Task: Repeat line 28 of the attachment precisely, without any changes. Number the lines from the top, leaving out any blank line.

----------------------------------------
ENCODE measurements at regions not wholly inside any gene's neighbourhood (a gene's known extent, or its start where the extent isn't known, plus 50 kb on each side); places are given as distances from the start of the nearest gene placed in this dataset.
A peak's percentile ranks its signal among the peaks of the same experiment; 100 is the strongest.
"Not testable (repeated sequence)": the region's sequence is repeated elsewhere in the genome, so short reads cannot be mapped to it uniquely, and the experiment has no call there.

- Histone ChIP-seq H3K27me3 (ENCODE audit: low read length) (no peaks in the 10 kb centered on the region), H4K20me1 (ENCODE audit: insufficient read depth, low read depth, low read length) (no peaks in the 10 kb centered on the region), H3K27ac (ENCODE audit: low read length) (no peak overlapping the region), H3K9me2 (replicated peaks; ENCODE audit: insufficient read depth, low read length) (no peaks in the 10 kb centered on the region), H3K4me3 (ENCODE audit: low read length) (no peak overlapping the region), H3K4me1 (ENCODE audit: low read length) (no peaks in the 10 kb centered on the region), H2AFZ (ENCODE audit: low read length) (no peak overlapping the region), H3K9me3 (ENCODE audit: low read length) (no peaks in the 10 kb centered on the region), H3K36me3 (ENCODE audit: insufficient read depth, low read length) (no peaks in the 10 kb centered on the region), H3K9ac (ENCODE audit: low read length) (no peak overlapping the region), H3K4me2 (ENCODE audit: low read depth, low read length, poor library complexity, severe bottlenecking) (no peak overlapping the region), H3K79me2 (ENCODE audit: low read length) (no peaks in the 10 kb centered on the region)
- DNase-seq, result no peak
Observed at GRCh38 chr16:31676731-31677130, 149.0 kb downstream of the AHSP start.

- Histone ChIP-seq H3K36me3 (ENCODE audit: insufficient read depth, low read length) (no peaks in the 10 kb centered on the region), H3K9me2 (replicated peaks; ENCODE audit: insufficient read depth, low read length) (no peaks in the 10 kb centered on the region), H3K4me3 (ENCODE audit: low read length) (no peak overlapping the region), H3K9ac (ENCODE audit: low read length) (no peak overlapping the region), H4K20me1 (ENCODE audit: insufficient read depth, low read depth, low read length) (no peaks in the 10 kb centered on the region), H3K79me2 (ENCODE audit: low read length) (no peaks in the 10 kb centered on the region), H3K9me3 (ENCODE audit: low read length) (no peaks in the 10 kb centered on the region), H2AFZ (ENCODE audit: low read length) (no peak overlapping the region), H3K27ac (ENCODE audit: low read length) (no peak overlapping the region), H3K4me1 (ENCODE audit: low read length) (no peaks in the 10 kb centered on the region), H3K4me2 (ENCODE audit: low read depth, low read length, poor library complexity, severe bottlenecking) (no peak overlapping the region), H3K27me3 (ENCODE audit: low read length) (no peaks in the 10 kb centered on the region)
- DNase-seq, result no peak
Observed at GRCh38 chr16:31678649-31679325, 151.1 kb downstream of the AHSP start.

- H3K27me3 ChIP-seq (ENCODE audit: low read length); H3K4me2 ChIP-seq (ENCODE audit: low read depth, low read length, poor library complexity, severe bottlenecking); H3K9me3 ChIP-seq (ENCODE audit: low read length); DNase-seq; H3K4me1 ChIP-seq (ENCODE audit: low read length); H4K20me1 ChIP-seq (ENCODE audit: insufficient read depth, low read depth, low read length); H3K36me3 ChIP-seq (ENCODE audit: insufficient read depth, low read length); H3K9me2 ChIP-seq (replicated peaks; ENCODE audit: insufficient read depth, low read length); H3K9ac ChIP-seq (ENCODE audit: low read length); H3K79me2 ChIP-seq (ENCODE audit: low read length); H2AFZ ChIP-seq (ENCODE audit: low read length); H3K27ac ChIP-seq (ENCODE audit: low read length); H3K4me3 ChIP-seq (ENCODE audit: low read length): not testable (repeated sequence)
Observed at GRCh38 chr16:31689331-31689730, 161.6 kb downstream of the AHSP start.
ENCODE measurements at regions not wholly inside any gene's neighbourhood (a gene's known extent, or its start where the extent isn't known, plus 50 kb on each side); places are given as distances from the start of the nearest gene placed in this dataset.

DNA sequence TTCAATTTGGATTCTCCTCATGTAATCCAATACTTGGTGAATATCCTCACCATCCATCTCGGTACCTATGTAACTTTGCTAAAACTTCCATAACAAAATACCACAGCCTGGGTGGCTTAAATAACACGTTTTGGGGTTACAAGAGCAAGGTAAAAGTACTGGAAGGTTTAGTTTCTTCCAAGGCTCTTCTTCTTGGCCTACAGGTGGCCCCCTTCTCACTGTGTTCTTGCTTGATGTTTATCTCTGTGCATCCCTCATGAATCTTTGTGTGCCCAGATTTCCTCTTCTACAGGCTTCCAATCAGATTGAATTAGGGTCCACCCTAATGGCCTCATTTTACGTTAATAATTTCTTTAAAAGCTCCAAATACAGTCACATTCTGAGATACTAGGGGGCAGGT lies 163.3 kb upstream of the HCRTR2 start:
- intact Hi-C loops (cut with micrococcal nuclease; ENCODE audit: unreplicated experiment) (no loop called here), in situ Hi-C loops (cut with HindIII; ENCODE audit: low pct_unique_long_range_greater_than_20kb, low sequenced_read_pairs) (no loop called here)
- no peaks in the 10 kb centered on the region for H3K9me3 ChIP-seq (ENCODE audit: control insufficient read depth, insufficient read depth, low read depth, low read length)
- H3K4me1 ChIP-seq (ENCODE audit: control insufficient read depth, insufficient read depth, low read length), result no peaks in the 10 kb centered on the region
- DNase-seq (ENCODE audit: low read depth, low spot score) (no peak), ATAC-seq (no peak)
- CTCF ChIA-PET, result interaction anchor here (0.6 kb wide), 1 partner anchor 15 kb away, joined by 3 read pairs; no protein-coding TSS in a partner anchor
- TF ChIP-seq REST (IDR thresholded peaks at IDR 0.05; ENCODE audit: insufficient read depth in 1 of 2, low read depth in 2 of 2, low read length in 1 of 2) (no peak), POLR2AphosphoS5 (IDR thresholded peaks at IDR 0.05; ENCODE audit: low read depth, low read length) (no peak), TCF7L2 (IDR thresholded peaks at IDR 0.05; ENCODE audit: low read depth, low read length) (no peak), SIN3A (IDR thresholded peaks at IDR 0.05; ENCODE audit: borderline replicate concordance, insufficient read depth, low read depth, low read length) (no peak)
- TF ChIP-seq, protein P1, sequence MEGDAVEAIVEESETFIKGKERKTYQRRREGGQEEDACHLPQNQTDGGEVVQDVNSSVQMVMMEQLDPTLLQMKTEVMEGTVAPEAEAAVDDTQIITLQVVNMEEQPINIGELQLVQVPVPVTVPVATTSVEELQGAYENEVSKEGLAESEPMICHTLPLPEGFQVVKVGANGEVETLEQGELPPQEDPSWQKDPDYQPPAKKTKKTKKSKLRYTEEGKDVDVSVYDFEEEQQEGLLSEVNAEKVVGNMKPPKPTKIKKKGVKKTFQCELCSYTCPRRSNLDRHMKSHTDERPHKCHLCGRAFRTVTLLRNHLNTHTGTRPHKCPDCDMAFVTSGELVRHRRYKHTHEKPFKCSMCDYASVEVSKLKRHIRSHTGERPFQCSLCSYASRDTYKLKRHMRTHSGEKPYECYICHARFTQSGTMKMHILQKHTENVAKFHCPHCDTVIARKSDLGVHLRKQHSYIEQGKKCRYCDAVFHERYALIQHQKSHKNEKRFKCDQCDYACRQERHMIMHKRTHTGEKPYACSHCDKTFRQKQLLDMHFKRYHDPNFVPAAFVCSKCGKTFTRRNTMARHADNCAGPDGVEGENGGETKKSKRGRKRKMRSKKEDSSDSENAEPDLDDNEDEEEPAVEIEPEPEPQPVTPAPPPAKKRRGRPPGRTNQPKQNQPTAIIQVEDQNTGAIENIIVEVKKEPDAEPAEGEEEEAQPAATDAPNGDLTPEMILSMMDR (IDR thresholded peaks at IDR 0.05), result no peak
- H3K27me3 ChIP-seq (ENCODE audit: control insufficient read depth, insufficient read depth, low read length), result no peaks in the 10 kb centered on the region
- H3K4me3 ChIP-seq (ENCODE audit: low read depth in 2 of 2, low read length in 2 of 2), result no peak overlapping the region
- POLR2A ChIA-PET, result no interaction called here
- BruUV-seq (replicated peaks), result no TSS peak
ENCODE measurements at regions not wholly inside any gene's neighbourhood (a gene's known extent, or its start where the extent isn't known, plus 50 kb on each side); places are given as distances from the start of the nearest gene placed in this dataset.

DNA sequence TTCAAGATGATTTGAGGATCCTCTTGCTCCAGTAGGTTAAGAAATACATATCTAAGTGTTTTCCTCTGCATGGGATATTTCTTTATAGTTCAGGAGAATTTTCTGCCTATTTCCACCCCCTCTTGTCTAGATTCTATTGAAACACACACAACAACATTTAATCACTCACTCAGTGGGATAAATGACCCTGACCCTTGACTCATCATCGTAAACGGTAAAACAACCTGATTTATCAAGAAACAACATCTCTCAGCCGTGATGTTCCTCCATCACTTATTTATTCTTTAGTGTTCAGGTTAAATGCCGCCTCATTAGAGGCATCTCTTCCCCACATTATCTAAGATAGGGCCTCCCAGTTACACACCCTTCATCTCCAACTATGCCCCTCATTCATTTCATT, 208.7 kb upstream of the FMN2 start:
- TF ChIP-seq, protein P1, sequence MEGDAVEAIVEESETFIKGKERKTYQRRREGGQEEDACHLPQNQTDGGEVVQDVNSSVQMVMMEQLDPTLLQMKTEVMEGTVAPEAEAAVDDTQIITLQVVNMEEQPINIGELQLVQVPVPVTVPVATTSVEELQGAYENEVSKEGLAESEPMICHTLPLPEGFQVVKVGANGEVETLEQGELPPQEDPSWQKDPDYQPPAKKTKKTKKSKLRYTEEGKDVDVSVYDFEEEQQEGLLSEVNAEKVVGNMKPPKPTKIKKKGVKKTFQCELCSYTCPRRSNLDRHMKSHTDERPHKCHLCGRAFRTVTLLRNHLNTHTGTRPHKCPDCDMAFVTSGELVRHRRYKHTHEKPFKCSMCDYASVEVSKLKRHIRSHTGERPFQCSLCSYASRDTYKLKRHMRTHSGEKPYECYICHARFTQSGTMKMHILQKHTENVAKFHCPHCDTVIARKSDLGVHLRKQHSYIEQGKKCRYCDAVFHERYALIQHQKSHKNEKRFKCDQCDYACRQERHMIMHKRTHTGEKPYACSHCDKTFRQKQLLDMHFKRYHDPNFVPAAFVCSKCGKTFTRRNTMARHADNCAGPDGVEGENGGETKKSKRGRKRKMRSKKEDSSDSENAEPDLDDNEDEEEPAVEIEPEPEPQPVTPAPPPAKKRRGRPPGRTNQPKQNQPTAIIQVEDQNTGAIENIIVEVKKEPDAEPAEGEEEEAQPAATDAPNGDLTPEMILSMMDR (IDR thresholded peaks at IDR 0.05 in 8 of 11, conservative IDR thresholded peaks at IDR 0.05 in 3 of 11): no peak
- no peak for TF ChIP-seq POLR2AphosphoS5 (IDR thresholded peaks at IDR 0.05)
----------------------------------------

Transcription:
- no peak for TF ChIP-seq POLR2AphosphoS5 (IDR thresholded peaks at IDR 0.05)